Keep Calm—and Carry Out? Boston Restaurants Struggle for Support amid Coronavirus Crisis

Keep Calm—and Carry Out? Boston Restaurants Struggle for Support amid Coronavirus Crisis

Local businesses are working hard to reassure take-out and dine-in customers—before pandemic panic forces them to close their doors for good.

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By Jacqueline Cain

The morning after Gov. Charlie Baker declared a state of emergency in the Commonwealth of Massachusetts, my coronavirus-induced panic really started to escalate.

That said, I am not concerned about my own physical health. I’ve been following the best-practice protocols. I’m not concerned about the availability of toilet paper (I have a good amount stocked at home, thank you) and I’m not concerned about having to cancel an upcoming vacation (nothing planned, sadly). Of course, I’m very concerned about the health and safety of people in high-risk groups: Folks who are 60 and older, anyone who feels under the weather, and people who have underlying medical conditions, like diabetes and heart disease.

But there’s also another community I fear for right now: people who work in the restaurant industry.

Restaurants employ huge numbers of people—and it’s a huge part of what makes Boston the city I love. As so many locals understandably choose to stay at home so as not to risk the spread of the virus, foot traffic has plummeted in typically high-traffic restaurant neighborhoods like the Back Bay, Kendall Square, and Chinatown.

When I consider all the suddenly empty seats in restaurants across town, I’m afraid that the coronavirus crisis could shut down some of my favorite places—and maybe some of yours, too.

In fact, it’s already happening. The Neighborhood Restaurant & Bakery in Somerville is temporarily closed as of Thursday, March 12. Whole Heart Provisions decided on Thursday to temporarily shutter its Harvard Square location until Harvard University resumes classes. Row 34 has warned its customers in Boston and the Seacoast that “adjusted” hours could be coming, and it is far from the only place that will have to consider such drastic measures.

There is not a social safety net to support neighborhood businesses in the U.S., nor a multi-million-dollar benefactor, à la Amazon, to pay the bills of workers whose livelihoods depend on our patronage. Restaurant owners are required by Massachusetts law to give employees accrued paid sick time, but there’s no law that mandates employers retain staff if business declines.

“There will be business casualties for sure,” says chef and restaurateur Chris Coombs. He acknowledges that consumers rightly want to avoid crowds right now, but at the same time, Coombs is among the many Boston-area industry vets deeply concerned about how coronavirus is wounding the local dining world—and potentially, the fabric of our communities.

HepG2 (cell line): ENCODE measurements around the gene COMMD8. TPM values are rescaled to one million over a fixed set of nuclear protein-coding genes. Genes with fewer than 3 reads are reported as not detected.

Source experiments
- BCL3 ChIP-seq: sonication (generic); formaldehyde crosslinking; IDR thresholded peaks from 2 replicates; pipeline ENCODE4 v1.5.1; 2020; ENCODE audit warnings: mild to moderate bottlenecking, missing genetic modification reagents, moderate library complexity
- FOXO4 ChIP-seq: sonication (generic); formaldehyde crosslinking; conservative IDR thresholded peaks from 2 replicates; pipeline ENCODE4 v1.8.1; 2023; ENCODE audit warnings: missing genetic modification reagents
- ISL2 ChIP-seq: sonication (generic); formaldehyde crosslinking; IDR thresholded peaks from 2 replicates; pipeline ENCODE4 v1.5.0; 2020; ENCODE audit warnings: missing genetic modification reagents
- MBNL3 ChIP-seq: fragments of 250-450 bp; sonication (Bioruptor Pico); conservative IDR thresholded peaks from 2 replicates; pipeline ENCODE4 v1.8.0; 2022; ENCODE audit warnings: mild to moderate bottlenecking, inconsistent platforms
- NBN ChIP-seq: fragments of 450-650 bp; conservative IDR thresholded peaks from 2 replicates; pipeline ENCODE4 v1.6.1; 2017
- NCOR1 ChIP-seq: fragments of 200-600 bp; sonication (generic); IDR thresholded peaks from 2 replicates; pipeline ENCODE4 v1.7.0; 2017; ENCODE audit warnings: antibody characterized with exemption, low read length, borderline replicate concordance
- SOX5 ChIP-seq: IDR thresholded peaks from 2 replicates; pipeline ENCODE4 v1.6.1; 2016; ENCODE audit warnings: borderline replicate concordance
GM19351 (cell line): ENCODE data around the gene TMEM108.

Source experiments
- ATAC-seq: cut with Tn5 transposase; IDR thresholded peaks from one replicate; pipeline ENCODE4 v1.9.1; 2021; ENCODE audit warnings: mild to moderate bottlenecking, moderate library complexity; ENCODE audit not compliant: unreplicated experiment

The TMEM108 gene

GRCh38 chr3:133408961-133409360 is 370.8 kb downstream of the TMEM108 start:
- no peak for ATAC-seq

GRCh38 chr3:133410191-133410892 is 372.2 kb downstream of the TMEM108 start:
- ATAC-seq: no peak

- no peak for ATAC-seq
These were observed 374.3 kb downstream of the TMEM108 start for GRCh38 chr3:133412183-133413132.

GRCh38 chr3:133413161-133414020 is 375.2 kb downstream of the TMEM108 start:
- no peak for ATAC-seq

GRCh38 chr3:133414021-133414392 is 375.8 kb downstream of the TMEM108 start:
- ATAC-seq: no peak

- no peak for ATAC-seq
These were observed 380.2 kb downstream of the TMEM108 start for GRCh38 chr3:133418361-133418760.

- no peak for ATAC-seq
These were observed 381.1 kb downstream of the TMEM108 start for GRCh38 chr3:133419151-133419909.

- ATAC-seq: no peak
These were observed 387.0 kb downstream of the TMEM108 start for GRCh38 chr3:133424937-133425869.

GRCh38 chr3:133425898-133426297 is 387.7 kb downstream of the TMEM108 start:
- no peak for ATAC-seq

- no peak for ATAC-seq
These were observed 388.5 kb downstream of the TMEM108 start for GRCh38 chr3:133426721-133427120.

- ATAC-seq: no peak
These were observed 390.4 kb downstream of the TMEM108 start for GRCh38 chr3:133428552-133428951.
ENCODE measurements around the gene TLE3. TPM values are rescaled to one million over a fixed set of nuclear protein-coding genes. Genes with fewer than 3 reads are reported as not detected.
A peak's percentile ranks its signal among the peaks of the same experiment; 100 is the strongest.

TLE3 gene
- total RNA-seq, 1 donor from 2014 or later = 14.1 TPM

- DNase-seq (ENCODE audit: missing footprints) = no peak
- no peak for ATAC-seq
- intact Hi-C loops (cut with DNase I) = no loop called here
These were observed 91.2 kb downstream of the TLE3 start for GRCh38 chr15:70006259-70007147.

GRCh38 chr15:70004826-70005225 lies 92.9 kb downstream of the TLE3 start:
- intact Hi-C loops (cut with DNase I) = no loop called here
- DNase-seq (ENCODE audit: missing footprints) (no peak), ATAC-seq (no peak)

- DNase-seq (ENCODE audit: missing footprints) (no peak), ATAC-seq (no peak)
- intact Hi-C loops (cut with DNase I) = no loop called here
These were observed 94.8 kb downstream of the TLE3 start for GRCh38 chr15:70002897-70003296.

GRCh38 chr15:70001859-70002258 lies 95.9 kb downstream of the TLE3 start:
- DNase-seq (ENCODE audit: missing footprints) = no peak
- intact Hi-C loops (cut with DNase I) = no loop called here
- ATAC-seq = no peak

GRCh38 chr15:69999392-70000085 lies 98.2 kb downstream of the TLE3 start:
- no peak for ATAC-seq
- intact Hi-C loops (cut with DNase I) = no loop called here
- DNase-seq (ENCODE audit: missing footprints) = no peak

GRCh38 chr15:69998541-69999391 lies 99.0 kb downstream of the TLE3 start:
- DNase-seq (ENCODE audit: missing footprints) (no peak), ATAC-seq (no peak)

From corporate account spenders to clubby cocktailers, Coombs typically caters to all types across his restaurants: Deuxave in the Back Bay, dBar in Dorchester, and two Boston Chop steakhouses in Downtown Crossing and the South End. And yet, in recent weeks, almost all his large private events have canceled. Last week, Coombs had to concoct a flash sale-style special menu to use—and importantly, sell—the ingredients he had already purchased for a full restaurant buyout that pulled out of Deuxave with just 24 hours’ notice.

Canceled events and thinning dining rooms are the reality all over the city right now. Chef Tracy Chang, whose restaurant Pagu abuts the MIT campus and a big biopharmaceutical employer and typically relies heavily on both for lunch and events business, reports at least nine large-party cancellations this past week, including a full buyout of her restaurant.

In response, many restaurants are offering deals and discounts to encourage folks to come out. Dine Out Boston, a biannual initiative of specially priced prix fixe menus for a limited time, has been extended through March 20. Chef Michael Scelfo’s Harvard Square restaurants—Alden & Harlow, Waypoint, and Longfellow Bar—are extending their employee discount to all restaurant industry workers.

Self-isolation could devastate the dining landscape. Not only does a drop in business directly affect workers, who will see their shifts cut and tips dry up, but it threatens the continued sustainability of local restaurants entirely—many of them are already struggling in a saturated market that is full of competition from inexpensive quick-service and fast-food chains.

“We are an industry of thin margins,” says Bob Luz, president and CEO of the Massachusetts Restaurant Association.

On Monday night, Mei Mei chef-owner Irene Li showed a crowd just how slim those restaurant margins can be. Although pandemic preparedness wound up a hot topic later on in the conversation, her event was unrelated to the panic now gripping the city. Rather, Li was hosting an overview of the open-book financial management system she implemented at her 35-seat, counter-service restaurant. She revealed to the crowd that Mei Mei’s net income in 2019 was not even two percent of the restaurant’s total revenue.

Bear in mind, this was Mei Mei’s fourth year earning Best of Boston accolades. It was Li’s fifth time being recognized as a James Beard Award semifinalist. In other words, it was a big year for a very small restaurant. Nevertheless, the place barely broke even—and that, says Li, is business as usual.

“Lots of small businesses are one bad month, one facilities disaster, or one city lockdown away from not being able to pay the bills,” Li says. The situation for independent restaurants is even more precarious during the current pandemic, as diners self-quarantine at home and practice social distancing. “There are lots of restaurants that don’t have investors, or venture capital funds, that are at really high risk right now.”